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A prospective study of micronutrient status in adolescent pregnancy

Research output: Contribution to journalArticle

Philip N. Baker, Simon J. Wheeler, Tom A. Sanders, Jane E. Thomas, Cindy J. Hutchinson, Karen Clarke, Jacqueline L. Berry, Rebecca L. Jones, Paul T. Seed, Lucilla Poston

Original languageEnglish
Pages (from-to)1114 - 1124
Number of pages11
JournalAmerican Journal of Clinical Nutrition
Volume89
Issue number4
Early online date25 Feb 2009
DOIs
Publication statusPublished - Apr 2009

King's Authors

Abstract

Background: Adolescents are more likely than adults to consume energy-dense, micronutrient-poor diets and to experience adverse pregnancy outcomes.

Objectives: The objectives were to assess micronutrient intake and blood biomarkers prospectively in pregnant adolescents recruited to the About Teenage Eating (ATE) Study and to determine associations with pregnancy outcome.

Design: Pregnant adolescents (n = 500) were recruited from 2 UK inner city populations. Dietary intake was assessed with three 24-h dietary recalls, and micronutrient status was assessed by measurement of third trimester blood biomarkers. Pregnancy outcomes included small-for-gestational age (SGA) birth and preterm delivery.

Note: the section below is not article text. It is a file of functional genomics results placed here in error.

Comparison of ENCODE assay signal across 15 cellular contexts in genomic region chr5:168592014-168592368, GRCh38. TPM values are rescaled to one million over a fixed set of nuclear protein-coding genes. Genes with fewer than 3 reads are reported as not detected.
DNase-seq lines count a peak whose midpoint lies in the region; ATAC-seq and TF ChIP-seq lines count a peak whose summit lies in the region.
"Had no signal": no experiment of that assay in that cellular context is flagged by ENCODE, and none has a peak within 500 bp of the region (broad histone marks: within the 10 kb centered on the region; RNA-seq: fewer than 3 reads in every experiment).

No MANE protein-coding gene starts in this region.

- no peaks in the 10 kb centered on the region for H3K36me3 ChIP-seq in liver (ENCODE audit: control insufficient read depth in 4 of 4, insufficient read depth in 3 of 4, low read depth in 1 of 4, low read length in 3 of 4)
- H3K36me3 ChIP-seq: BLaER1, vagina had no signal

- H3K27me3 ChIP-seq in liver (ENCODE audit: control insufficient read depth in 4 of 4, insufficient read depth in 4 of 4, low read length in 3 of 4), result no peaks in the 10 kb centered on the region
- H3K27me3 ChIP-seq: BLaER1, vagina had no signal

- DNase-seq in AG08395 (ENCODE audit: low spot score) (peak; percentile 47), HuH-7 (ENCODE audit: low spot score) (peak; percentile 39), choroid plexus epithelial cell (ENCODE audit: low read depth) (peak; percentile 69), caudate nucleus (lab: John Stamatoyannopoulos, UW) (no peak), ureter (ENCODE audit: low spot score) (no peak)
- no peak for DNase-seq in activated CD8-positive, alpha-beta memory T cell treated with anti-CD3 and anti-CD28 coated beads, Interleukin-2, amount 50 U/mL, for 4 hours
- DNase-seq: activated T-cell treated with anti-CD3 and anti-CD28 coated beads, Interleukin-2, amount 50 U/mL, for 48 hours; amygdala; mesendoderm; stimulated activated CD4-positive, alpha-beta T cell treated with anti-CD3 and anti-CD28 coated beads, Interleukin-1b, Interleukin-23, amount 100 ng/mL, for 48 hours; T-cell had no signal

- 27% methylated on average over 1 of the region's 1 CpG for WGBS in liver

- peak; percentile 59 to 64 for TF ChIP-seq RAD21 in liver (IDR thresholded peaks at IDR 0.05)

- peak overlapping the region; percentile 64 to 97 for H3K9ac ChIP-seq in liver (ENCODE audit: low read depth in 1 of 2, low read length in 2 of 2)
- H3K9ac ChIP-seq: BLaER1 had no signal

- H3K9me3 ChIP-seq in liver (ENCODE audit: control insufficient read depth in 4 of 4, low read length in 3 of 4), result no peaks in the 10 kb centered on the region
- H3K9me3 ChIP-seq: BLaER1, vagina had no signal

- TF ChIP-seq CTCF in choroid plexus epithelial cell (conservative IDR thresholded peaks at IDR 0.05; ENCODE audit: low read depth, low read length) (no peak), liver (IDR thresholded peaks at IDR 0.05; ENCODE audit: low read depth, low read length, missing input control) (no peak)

Results: Median iron and folate intakes were lower than UK and US recommended amounts. Folate and vitamin B-12 status were lower in smokers, despite no differences in dietary intake. Serum folate was <7.0 nmol/L in 12% of subjects, and serum total homocysteine (tHcy) was elevated (>10 μmol/L) in 20% of subjects. Fifty-two percent of the subjects had iron deficiency anemia, and 30% had serum 25-hydroxyvitamin D concentrations <25 nmol/L. The incidence of SGA birth was higher in subjects with poorer folate status (red blood cell folate, P = 0.003; serum folate, P = 0.02; tHcy, P = 0.01; simple regression) and those with low folate intakes, regardless of the inclusion (P = 0.021) or exclusion (P = 0.049) of intake from supplements (simple regression). Adjustment for confounding variables confirmed the independence of these associations. The risk of SGA birth was also higher in subjects with low food iron intake (P = 0.049), but not when intake included iron from supplements (P = 0.21). The risk of SGA birth was lower in subjects with iron deficiency anemia (P = 0.002).

Conclusion: Poor micronutrient intake and status increase the risk of SGA births in pregnant adolescents.

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